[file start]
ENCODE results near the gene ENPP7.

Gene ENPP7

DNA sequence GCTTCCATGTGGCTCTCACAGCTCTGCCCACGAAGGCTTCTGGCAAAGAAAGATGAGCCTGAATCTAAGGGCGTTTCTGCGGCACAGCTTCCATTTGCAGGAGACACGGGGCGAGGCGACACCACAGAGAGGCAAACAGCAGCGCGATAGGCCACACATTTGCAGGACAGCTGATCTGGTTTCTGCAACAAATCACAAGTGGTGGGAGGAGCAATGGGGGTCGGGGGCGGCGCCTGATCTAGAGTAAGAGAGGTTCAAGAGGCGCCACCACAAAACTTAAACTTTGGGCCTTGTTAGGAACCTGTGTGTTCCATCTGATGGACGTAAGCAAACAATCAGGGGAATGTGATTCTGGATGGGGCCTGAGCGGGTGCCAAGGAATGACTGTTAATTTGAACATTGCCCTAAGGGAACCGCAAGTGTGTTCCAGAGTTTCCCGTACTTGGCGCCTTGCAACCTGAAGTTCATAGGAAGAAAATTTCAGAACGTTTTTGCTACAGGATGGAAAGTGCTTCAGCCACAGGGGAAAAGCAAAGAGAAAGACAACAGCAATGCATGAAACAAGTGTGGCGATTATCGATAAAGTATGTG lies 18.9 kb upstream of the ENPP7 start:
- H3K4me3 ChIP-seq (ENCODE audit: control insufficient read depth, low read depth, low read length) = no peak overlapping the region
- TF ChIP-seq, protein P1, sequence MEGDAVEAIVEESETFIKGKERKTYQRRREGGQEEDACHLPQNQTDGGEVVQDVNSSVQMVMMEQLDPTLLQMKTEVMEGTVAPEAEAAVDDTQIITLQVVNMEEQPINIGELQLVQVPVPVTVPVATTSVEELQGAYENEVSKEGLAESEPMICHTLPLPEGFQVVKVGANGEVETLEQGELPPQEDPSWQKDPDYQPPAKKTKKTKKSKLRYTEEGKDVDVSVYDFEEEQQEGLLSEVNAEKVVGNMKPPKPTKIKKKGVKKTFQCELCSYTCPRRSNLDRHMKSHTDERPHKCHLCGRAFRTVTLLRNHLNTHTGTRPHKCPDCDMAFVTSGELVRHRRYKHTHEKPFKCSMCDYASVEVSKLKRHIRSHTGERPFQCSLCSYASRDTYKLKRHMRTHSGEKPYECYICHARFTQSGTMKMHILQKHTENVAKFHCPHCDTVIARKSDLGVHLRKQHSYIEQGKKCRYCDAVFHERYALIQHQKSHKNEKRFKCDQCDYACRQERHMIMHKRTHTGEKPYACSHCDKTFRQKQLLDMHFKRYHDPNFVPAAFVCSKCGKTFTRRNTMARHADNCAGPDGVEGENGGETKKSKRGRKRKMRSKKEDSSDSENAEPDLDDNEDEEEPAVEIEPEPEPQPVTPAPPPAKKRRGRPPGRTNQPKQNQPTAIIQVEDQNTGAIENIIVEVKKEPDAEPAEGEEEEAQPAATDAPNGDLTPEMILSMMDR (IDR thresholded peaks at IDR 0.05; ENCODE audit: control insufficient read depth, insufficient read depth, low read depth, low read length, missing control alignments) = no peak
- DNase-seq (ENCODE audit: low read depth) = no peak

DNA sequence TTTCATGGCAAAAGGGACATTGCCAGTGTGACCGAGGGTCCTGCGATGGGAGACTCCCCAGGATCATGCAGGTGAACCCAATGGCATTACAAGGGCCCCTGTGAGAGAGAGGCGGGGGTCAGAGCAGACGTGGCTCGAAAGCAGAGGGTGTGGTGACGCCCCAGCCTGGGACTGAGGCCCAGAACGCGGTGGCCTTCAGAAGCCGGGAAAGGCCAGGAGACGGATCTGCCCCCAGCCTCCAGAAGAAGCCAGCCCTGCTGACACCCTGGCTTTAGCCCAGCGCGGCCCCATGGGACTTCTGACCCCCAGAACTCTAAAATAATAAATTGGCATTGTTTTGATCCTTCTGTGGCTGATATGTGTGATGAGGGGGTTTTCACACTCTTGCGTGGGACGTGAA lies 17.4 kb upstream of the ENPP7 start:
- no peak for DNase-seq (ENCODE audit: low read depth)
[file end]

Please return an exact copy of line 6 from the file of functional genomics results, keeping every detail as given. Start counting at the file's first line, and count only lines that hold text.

- DNase-seq (ENCODE audit: low read depth) = no peak